• “Route 66 Treasures”
$30, Voyageur Press
Coffee-table books often are so pretentious that they threaten to break the table itself under the weight of their importance and glossy-paged beauty. But how about a little coffee-table kitsch to brighten things up. This 64-page tome about the famous, mostly abandoned Route 66 is chock full o’ photos of retro motor courts, historic postcards, roadside attractions and even a few pages of pop-up art. Author Jim Hinckley wisely has a light touch with the text, rather than getting bogged down in too much history.
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• “Can You Drink Your Own Pee?”
The answer is yes, but you’d have to be pretty darn desperate out there in the wild. Backpacker Magazine’s website gives a much less gross alternative as part of its fascinating “Survival Lab” video series. Host “Drop Dead” Ted Alvarez teaches how to make your own solar still to distill your pee into drinkable water vapor. It involves a cup, a tarp and, well, watch the video.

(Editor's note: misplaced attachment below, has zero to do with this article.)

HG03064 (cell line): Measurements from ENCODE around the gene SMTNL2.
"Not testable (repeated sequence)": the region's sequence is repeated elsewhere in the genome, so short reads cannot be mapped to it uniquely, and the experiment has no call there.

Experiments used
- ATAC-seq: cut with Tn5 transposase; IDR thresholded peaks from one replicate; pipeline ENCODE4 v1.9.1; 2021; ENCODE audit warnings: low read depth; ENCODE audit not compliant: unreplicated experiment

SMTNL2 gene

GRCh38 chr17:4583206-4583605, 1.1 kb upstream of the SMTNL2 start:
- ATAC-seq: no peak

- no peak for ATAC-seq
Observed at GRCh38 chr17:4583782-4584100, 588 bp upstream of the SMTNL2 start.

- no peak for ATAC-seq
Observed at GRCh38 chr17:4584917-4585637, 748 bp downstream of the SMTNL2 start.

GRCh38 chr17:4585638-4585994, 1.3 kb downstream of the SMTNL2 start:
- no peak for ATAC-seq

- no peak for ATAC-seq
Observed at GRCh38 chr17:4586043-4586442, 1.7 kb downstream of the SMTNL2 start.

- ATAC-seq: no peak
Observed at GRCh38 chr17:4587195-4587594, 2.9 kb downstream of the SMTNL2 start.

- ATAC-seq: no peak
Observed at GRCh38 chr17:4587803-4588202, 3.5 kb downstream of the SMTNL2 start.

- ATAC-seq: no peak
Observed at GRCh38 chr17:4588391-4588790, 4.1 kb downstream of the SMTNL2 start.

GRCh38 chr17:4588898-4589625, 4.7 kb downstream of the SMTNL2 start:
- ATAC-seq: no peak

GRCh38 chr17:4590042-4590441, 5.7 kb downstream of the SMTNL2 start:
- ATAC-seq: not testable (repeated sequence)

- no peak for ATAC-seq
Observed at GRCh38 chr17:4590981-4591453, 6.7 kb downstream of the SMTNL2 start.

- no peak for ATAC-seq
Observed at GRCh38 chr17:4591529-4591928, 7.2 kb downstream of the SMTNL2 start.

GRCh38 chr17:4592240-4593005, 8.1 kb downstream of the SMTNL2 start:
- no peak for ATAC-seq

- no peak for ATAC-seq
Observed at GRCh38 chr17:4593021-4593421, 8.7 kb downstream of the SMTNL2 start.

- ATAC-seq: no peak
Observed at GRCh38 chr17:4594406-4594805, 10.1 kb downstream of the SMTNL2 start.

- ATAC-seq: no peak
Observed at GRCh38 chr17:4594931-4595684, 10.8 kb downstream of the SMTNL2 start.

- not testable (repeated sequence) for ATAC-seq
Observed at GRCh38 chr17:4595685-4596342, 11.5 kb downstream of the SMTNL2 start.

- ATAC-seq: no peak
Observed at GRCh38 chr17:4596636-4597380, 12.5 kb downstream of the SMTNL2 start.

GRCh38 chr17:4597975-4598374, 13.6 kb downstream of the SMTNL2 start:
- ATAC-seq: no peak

• Oakley 02XL Ski Goggles
The ski-equipment testing site Gear Institute awarded this middle-of-the-line ski goggles its “Best Value” label. They cost half of what most fancy goggles will set you back. They are solid with dual-venting lenses with anti-fog coating and are said to be especially effective for skiers with large faces. You know who you are.
• USAToday’s 10 Cures for the Chronic Overpacker
1. Start with a carry-on: “Limiting yourself to a suitcase that will fit in the overhead compartment is a surefire way to force yourself to pack more efficiently.”
2. Only pack things that can be worn more than once: “This means you shouldn’t pack the really cute shoes that only match one outfit or the blazer that only goes with one shirt.”
3. Pack more tops than bottoms: “No one is likely to notice if you wear the same pair of jeans every day as long as you have a different T-shirt on the top.”
4. Bring multipurpose toiletries: “Things like two-in-one shampoo and conditioner ...”
5. Limit yourself to three pairs of shoes.
6. Minimize electronics: “So many gadgets multitask these days that one or two should serve all of your needs.”
7. Leave “just in case” items at home.
8. Don’t pack at the last minute: “(It) leads to a messy suitcase, forgotten essentials and mismatched clothing.”
9. Only pack what you love to wear: “If you don’t wear it at home, you’re probably not going to wear it on vacation, either.”
10. Pack half the clothes and twice the money.
From tennis star Maria Sharapova @MariaSharapova: “A girl simply can’t live out of one suitcase on a month long trip.”
— Compiled by Sam McManisemail@example.com